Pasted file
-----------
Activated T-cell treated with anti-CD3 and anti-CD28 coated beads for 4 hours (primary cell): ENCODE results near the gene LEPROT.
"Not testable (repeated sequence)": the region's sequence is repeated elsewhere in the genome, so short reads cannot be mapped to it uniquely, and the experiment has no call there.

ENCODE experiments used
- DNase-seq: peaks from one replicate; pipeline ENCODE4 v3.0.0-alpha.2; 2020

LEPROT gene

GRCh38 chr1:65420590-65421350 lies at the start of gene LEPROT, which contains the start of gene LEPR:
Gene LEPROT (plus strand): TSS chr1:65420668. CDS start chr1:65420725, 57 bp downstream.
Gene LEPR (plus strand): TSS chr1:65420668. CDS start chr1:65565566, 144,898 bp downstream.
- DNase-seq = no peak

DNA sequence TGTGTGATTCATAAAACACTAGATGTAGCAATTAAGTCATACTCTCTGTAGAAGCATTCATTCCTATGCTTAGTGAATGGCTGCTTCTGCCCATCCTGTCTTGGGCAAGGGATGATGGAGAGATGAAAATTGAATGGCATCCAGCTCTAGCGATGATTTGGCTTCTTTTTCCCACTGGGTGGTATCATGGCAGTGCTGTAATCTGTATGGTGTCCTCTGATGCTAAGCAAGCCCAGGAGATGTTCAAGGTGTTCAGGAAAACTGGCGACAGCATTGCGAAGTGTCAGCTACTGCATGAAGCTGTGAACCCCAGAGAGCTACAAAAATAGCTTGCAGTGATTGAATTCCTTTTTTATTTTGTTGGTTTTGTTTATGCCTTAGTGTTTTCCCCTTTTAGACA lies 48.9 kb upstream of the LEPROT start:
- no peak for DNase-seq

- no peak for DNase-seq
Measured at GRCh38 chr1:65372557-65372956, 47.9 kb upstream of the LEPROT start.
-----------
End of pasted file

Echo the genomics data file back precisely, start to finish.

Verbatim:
Activated T-cell treated with anti-CD3 and anti-CD28 coated beads for 4 hours (primary cell): ENCODE results near the gene LEPROT.
"Not testable (repeated sequence)": the region's sequence is repeated elsewhere in the genome, so short reads cannot be mapped to it uniquely, and the experiment has no call there.

ENCODE experiments used
- DNase-seq: peaks from one replicate; pipeline ENCODE4 v3.0.0-alpha.2; 2020

LEPROT gene

GRCh38 chr1:65420590-65421350 lies at the start of gene LEPROT, which contains the start of gene LEPR:
Gene LEPROT (plus strand): TSS chr1:65420668. CDS start chr1:65420725, 57 bp downstream.
Gene LEPR (plus strand): TSS chr1:65420668. CDS start chr1:65565566, 144,898 bp downstream.
- DNase-seq = no peak

DNA sequence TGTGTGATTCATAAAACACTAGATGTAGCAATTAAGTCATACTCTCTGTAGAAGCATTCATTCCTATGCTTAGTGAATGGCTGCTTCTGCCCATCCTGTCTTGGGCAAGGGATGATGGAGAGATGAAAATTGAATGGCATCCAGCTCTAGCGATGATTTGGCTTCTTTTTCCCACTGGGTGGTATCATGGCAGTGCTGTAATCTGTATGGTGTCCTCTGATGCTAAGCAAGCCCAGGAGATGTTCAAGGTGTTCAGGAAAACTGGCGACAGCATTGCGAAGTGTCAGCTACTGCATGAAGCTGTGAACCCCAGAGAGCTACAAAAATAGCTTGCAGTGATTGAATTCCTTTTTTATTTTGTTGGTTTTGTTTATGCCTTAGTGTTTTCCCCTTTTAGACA lies 48.9 kb upstream of the LEPROT start:
- no peak for DNase-seq

- no peak for DNase-seq
Measured at GRCh38 chr1:65372557-65372956, 47.9 kb upstream of the LEPROT start.